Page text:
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+ | you just convert it from or to <hask>Char</hask> with <hask>fromChar</hask> or <hask>toChar</hask>, respectively. |
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+ | If none of the above solution is appropriate for you, |
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− | The <hask>-XFlexibleInstances</hask> language extension is designed to solve this problem. See http://www.haskell.org/ghc/docs/6.8-latest/html/users_guide/type-class-extensions.html#instance-rules |
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+ | then you may choose the <code>FlexibleInstances</code> language extension |
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+ | that is available in GHC and Hugs. |
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+ | See [https://downloads.haskell.org/~ghc/8.0.2/docs/html/users_guide/glasgow_exts.html#instance-termination-rules instance rules]. |
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<haskell> |
<haskell> |
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{-# LANGUAGE FlexibleInstances #-} |
{-# LANGUAGE FlexibleInstances #-} |
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− | instance C |
+ | instance C [Char] where toX = ... |

</haskell> |
</haskell> |
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## Latest revision as of 16:09, 22 March 2017

## Contents

## Question

How to make a list type an instance of some type class in Haskell 2010?
Haskell 2010 does not support instances on particular composed types like `String`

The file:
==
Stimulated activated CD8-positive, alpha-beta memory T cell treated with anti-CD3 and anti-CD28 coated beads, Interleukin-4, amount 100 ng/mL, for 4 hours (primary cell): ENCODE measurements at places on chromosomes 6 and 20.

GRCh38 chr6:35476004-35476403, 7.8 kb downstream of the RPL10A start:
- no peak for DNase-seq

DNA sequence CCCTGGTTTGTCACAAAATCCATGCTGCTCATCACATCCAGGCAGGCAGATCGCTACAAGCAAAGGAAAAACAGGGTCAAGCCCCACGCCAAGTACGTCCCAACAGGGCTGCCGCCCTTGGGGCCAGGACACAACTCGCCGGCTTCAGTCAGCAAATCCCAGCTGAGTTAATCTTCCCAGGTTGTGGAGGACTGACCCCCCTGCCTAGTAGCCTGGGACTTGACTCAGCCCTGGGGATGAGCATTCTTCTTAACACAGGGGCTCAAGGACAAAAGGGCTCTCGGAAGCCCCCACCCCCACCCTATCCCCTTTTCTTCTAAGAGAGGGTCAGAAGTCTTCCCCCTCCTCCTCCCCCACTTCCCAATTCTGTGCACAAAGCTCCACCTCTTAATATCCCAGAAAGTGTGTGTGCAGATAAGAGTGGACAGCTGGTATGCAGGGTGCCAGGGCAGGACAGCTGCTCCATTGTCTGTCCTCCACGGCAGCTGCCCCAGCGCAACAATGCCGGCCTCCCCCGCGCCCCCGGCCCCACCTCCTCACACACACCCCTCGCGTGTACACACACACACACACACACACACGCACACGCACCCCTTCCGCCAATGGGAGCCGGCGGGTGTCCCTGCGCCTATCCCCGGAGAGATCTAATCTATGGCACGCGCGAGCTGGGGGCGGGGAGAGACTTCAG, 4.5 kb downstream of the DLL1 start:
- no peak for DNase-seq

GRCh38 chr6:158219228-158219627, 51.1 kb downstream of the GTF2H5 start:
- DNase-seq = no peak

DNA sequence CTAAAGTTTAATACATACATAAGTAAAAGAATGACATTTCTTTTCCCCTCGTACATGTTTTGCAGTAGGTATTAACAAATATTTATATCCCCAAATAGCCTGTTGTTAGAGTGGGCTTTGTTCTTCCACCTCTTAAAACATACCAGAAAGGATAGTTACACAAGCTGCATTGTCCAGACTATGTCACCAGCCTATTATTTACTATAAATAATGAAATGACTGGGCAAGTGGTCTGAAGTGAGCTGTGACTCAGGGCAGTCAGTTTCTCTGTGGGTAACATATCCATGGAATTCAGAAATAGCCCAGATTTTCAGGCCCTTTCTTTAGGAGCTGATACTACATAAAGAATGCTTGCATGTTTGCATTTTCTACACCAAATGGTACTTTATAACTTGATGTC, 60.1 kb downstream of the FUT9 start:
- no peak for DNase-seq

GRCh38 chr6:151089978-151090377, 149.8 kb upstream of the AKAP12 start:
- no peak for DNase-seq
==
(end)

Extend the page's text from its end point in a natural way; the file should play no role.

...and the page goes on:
.

If I have a type class for conversion to a type `X`

:

```
class C a where
toX :: a -> X
```

I can define instances for

```
instance C Int where toX = ...
instance C Double where toX = ...
instance C Tuple where toX = ...
```

but not for Strings, given that they are a synonym for `[Char]`

. Hence:

```
instance C String where toX = ...
```

results in:

```
```

```
``` Illegal instance declaration for `C String'
(The instance type must be of form (T a b c)
where T is not a synonym, and a,b,c are distinct type variables)
In the instance declaration for `C String'

```
```

Is there some type class cleverness that can make this work in Haskell 98?

I'm aware of the approach taken by class `Show`

in the prelude,
which adds a extra method to the class:

```
class C a where
toX :: a -> X
listToX :: [a] -> X
```

but I believe this says that whenever we can convert a to an `X`

we can also
convert `[a]`

to an `X`

, whereas I only want `[Char]`

to be acceptable.

## Answer

First you have to find out, what you really want to do.

### Define a custom type

If you do not need list functions, but e.g. just want to use `String`

values as identifiers,
then I advise to just define a custom type:

```
newtype Identifier = Identifier String
```

and write the instances you need for that type.

### Keep working with the list (or container) type

If you need list functions,
then the wrapper approach means that you have to litter your code with calls to the wrapper constructor.
In this case you should stick to the original composed type.
The trick in the Prelude for the `Show`

class is,
that `listToX`

has a default implementation.

If this is not possible in your application then introduce a new class like

```
class Element a where
listToX :: [a] -> X
```

and define instances like

```
instance Element Char where
listToX = ...
instance Element a => C [a] where
toX = listToX
```

.

More generally, you can introduce a new class like

```
class IsChar a where
fromChar :: Char -> a
toChar :: a -> Char
instance IsChar Char where
fromChar = id
toChar = id
```

and then whenever you want to use the "`a`

" type as a `Char`

,
you just convert it from or to `Char`

with `fromChar`

or `toChar`

, respectively.

### FlexibleInstances

If none of the above solution is appropriate for you,
then you may choose the `FlexibleInstances`

language extension
that is available in GHC and Hugs.
See instance rules.

```
{-# LANGUAGE FlexibleInstances #-}
instance C [Char] where toX = ...
```

## Source

http://www.haskell.org/pipermail/haskell-cafe/2007-May/025742.html